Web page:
How Much Can a Koala Bear?


The terrible bushfires that ripped through the heart of rural Victoria in southern Australia last week are still burning, though firefighters are hopeful the worst is over.

In Australia’s worst natural disaster, at least 200 people have died and thousands left homeless. People around the world – including musician Pink – have opened their hearts and wallets to help the victims rebuild their lives – and closer to home people have opened their veins as well, with record numbers flocking to donate blood. The Australian Red Cross is continuing to accept donations from around the world for its Victorian Bushfire Appeal Fund.

While it’s clearly a traumatic time for many families, please also spare a thought for the other victims of the bushfire – all the animals left homeless as the forest burnt down around them. Koalas, which are already under threat from disease, habitat destruction and climate change, have been found sitting dazed and thirsty on the forest floor. Koalas are slow moving and they do not breed prolifically. Wildlife rescue centres in Victoria are calling for donations to help them treat the overflow of sick and injured animals and release them back to the wild. Here’s a full round-up of ways to donate to help the animal victims of the bushfire.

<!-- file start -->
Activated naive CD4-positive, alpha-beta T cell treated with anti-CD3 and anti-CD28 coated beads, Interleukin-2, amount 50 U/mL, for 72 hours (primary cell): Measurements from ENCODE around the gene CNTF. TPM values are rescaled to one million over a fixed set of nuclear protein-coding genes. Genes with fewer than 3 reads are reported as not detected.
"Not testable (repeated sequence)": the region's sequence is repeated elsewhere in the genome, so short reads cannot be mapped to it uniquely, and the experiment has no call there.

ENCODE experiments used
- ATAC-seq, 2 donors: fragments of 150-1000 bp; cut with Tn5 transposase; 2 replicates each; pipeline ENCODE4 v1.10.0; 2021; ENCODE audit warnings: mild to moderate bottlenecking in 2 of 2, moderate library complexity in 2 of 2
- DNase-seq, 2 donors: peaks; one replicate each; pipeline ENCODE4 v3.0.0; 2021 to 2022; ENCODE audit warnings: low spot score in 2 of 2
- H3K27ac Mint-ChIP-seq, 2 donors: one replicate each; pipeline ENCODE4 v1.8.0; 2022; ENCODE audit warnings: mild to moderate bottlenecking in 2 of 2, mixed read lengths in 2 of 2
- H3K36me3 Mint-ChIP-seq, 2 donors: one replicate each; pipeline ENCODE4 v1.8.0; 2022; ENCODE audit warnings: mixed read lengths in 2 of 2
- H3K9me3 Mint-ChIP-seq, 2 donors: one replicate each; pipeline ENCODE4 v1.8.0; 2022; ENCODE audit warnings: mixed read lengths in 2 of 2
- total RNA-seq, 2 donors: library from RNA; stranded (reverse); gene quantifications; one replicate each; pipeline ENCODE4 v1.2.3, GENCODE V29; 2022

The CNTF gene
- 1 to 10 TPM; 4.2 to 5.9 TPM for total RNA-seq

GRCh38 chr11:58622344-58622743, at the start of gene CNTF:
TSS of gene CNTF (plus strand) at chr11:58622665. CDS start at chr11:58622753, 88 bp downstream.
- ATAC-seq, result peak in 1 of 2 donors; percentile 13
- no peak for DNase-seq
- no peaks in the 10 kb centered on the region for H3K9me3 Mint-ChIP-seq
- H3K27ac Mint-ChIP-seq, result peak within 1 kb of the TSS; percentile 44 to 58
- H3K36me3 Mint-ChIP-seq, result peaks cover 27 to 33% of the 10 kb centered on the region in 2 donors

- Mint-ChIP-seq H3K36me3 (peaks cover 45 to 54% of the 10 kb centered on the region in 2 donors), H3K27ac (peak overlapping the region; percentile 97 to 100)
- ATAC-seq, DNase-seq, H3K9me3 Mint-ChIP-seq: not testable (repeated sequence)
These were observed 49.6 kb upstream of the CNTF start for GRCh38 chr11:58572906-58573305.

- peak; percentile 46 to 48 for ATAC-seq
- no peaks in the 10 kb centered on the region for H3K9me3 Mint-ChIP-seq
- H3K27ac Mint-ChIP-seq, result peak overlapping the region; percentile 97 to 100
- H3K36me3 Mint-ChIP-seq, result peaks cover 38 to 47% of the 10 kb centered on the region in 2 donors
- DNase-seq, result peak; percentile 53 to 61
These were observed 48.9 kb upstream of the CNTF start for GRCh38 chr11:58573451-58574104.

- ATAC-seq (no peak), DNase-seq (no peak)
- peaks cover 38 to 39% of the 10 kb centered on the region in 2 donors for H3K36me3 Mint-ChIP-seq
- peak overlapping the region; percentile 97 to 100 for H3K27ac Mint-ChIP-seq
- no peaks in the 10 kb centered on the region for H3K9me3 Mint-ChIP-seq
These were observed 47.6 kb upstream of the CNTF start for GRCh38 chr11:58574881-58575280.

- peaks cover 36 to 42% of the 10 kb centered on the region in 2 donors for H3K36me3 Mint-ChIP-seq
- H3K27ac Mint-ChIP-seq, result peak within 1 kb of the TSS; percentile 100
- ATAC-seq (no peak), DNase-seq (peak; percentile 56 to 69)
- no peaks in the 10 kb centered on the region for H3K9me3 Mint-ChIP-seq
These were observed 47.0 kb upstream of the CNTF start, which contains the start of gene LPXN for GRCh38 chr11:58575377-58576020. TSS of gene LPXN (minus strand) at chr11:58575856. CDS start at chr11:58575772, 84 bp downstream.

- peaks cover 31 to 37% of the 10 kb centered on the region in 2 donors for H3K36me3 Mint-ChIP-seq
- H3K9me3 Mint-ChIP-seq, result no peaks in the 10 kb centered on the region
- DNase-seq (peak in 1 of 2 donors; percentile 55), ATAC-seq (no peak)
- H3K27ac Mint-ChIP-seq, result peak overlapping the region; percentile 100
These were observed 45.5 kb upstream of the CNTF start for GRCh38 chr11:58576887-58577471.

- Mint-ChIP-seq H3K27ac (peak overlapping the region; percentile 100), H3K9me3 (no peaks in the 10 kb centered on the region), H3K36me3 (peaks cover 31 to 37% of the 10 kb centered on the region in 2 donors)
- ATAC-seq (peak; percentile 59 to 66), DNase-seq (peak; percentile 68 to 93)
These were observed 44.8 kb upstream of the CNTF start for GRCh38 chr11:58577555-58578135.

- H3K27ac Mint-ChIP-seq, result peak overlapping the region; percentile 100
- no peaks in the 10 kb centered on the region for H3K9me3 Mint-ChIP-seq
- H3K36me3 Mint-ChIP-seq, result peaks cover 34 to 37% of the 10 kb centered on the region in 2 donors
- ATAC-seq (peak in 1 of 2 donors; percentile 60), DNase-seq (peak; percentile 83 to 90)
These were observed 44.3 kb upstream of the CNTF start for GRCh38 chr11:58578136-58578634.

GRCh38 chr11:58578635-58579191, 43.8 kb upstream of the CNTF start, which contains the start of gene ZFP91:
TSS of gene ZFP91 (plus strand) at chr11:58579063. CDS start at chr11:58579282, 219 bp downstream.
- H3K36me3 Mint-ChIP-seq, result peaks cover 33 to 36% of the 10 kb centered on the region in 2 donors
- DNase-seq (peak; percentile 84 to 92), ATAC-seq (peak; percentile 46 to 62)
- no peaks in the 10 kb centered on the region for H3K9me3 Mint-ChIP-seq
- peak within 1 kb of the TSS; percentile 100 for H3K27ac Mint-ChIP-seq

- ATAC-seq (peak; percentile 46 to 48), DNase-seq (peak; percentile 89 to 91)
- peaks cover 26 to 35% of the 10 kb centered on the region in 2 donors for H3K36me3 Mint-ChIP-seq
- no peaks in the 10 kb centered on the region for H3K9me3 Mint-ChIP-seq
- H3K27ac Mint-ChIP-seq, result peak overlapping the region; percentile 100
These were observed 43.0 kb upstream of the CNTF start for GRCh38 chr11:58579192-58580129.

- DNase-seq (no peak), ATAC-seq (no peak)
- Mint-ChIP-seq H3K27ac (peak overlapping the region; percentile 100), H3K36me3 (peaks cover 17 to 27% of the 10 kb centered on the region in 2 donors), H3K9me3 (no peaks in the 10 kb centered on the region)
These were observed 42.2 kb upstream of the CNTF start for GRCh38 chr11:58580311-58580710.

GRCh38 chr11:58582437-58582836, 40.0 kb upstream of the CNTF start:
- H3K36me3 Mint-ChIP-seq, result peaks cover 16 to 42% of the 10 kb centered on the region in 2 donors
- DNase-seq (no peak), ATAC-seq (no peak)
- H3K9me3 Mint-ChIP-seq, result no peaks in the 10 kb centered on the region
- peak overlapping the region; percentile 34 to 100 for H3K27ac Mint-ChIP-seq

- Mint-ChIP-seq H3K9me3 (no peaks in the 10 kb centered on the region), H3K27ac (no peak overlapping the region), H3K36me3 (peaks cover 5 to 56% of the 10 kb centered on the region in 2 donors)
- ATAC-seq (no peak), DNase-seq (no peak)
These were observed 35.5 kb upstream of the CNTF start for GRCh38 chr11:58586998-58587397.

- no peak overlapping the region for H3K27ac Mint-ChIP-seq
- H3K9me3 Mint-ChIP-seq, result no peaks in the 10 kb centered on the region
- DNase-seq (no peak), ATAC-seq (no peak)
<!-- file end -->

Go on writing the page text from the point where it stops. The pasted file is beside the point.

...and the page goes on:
As Australian children are taught in school, fire is a natural part of the eco-system in eucalyptus forests. Many plant species require fire to germinate and the regular cleansing effect of fire is what keeps the forest from turning into rainforest, as found in the wetter parts of Australia such as the subtropical rainforest of the north and the cool temperate rainforest of Tasmania. There is evidence that the Australian Aborigines who lived before the arrival of white people understood this and undertook controlled burning to keep the forest in the optimal condition for hunting.

However, the natural bushfires of yore bear scant resemblance to the monster fires that are currently taking Victoria hostage. Part of this is because, without the indigenous people to regularly burn the undergrowth, the forests are more densely vegetated, providing more fuel for the fires. There’s also the fact that police believe many of these fires were deliberately lit – in the middle of a heat wave that saw temperatures climb to the mid forties (120 Fahrenheit). Australia already has an infamously harsh climate marked by extreme weather – as a traditional Australian folk song puts it, the “creeks run dry or 10-foot high”. Unfortunately, climatologists predict Australian weather will become even hotter and drier as global climate change progresses.

In the mean time, research into Australia’s unique ecology and wildlife is essential if we are to give them a fighting chance against climate change. The Australian Koala Foundation is a scientific organisation devoted to koala research and spreading awareness and understanding of how to support Australia’s cuddliest national icon.

Image: tiny froglet